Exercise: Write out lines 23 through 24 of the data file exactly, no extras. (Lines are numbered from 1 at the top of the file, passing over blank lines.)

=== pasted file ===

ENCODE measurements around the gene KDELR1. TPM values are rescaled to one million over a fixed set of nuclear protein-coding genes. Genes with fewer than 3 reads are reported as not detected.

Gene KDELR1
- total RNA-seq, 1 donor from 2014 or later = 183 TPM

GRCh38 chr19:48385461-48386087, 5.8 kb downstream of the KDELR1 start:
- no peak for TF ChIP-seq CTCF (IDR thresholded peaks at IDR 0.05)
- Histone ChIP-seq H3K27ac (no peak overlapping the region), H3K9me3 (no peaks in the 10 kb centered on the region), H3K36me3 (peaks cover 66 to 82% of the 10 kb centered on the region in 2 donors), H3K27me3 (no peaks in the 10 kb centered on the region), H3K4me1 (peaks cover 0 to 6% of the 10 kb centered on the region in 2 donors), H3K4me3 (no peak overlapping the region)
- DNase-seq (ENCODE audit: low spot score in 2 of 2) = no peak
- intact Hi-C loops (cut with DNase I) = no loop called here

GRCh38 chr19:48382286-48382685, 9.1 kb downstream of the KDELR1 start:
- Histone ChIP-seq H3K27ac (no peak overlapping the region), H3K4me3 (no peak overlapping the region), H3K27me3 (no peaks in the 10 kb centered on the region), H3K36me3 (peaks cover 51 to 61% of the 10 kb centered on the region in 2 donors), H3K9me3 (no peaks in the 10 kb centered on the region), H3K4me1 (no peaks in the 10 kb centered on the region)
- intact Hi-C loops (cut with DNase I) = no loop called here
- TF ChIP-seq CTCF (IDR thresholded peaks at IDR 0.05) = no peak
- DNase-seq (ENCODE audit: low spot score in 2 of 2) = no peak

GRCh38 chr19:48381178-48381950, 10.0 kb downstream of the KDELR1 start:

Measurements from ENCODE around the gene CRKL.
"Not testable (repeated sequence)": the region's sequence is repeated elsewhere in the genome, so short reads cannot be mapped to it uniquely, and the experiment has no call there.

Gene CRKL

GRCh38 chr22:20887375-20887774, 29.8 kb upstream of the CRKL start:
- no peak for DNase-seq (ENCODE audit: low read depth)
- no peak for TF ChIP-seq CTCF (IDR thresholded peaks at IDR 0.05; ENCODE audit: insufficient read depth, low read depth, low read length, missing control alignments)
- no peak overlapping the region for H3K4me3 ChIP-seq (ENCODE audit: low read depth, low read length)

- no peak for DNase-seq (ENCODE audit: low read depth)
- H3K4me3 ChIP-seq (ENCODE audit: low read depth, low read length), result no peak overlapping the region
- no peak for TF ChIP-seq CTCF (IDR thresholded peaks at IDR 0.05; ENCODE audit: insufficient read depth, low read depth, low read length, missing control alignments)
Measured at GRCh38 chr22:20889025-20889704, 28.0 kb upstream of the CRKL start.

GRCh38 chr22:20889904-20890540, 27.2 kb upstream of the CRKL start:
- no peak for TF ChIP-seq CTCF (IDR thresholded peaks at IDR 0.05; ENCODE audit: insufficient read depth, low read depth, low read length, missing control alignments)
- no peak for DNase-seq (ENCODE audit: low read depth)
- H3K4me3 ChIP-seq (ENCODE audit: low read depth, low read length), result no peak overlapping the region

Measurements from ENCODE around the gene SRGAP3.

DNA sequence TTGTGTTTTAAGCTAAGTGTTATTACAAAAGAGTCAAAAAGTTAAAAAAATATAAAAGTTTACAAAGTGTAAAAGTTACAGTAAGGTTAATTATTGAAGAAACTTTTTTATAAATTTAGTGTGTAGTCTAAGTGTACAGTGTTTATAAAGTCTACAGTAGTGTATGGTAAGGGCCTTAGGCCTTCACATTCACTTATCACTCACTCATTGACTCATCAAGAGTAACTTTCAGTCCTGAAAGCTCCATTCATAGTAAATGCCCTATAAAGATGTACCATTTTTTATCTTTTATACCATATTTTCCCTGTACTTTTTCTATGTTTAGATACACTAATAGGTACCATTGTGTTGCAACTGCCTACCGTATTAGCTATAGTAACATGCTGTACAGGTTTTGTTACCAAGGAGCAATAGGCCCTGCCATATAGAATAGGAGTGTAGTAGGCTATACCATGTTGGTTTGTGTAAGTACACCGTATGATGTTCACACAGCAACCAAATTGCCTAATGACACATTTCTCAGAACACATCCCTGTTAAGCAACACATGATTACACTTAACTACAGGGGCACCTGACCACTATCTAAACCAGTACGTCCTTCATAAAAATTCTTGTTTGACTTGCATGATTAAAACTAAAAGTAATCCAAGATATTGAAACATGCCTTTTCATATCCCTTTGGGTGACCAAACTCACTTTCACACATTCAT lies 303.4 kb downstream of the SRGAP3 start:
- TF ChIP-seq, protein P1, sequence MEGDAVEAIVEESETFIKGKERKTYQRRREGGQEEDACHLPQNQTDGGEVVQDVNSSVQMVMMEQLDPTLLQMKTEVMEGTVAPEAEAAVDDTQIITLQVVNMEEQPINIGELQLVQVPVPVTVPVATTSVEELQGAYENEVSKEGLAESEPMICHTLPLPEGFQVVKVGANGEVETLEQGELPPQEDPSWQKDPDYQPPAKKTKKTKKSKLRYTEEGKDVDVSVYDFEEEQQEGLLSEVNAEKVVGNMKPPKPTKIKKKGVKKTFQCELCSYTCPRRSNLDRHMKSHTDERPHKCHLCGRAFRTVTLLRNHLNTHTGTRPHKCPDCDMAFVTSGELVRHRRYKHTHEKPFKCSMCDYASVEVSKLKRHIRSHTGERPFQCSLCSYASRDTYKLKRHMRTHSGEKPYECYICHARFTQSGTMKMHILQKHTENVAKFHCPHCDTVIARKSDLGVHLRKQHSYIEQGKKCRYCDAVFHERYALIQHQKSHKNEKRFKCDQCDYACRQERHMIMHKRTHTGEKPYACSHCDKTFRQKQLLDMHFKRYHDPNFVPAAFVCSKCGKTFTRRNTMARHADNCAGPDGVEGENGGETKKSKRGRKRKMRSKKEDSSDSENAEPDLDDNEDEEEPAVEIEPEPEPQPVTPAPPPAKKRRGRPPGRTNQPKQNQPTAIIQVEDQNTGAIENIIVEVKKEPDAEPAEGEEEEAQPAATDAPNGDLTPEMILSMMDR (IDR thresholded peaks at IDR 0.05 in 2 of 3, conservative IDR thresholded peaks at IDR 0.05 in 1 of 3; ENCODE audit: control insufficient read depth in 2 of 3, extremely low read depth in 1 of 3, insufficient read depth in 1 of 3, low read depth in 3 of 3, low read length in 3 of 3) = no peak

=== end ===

- H3K4me3 ChIP-seq (ENCODE audit: low read depth, low read length), result no peak overlapping the region
- no peak for TF ChIP-seq CTCF (IDR thresholded peaks at IDR 0.05; ENCODE audit: insufficient read depth, low read depth, low read length, missing control alignments)